How a Child Custody Attorney Can Help
Hiring a lawyer for your child custody case may not feel like a top priority as you end your marriage and initiate the divorce process. However, hiring a child custody attorney can provide a number of benefits as you move forward.
For example, an experienced family law and child custody attorney can help you by:
- Providing objective legal analysis regarding the strengths and weaknesses of your claims;
- Creating a customized legal strategy that meets your needs and goals;
- Preparing and filing important legal documents throughout the course of your case;
- Negotiating with your spouse and their legal counsel (if any);
- Attending mediation in an effort to reach an amicable and agreeable resolution outside of court; and
- Litigating your case to conclusion where settlement is not possible.
In short, a qualified and experienced family law attorney can provide you with invaluable legal expertise, advocate on your behalf, and reduce the weight on your shoulders during what can be a complex and stressful time.
The Larson Law Office: Your Trusted Tomball Child Custody Lawyer
If you are looking for a child custody attorney in or near Tomball, TX, look no further than The Larson Law Office.
Husband and wife Erik and Diana have each been practicing for more than 20 years and have received numerous awards and accolades, speaking to their quality and experience in the field of family law. Moreover, we pride ourselves on providing personalized care and attention to each of our clients. Thus, when you hire The Larson Law Office, you can feel confident knowing that you will have a knowledgeable, caring, capable, and compassionate team on your side whom you can trust and rely on.
Call us today to discuss your case and see how The Larson Law Office can help you fight for your custody rights today and into the future.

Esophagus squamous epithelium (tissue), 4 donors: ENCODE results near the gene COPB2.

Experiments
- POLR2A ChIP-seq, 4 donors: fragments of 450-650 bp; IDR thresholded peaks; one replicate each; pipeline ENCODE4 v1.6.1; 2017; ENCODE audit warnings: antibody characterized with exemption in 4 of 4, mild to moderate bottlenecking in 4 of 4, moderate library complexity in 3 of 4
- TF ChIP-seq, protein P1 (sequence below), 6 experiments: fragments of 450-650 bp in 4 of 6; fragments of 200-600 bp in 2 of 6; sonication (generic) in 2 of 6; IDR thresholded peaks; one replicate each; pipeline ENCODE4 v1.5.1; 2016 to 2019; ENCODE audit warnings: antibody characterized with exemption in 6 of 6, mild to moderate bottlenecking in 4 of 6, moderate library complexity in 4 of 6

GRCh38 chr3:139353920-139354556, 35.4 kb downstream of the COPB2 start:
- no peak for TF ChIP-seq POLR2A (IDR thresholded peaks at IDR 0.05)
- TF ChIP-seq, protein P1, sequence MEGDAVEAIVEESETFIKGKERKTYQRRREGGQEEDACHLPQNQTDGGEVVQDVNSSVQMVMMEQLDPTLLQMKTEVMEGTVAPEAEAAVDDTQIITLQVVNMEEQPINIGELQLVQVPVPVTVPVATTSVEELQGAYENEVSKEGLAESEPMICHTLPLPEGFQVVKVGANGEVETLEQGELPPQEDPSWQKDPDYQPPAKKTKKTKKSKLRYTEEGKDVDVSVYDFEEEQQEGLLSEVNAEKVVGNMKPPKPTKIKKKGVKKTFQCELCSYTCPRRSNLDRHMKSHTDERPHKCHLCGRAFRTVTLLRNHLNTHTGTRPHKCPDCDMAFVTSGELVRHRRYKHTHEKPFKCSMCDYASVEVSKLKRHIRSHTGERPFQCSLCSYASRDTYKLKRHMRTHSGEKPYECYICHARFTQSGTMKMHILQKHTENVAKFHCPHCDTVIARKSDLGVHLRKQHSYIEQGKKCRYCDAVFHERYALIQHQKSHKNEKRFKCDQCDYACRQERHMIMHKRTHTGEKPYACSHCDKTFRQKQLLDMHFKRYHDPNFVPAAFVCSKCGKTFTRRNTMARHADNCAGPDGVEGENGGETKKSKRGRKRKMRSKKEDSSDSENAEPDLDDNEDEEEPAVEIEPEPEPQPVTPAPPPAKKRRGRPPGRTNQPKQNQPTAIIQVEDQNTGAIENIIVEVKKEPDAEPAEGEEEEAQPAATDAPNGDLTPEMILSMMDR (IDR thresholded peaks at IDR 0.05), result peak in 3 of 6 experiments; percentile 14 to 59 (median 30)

Do I Need a Child Custody Attorney for My Legal Matter?
Texas law does not require anyone to obtain an attorney to pursue custody of their child. Nevertheless, just because an attorney is not required doesn’t mean that hiring one is not strongly recommended. An experienced attorney can help you draft and file court paperwork, prepare evidence and witnesses to support your claims, and represent your interests in court when necessary, all of which can be a great benefit to your case.
What Kind of Attorney Should I Hire for My Child Custody Dispute?
If you do choose to hire an attorney, it’s important to select someone with extensive experience handling family law and child custody-related matters. Custody matters involve a number of legal intricacies that may not exist in other areas of law. Thus, try your best to steer clear of law firms and attorneys that do not regularly handle custody disputes when selecting someone to represent you and your interests.
Are Fathers Less Likely Than Mothers to Be Awarded Sole Custody?
No, under Texas law, courts are not permitted to have any bias toward any specific parent in making custody decisions. Thus, neither parent is more likely than the other to be awarded sole custody of any children during a divorce. Rather, custody determinations will be made based on what is ultimately in the child’s best interest.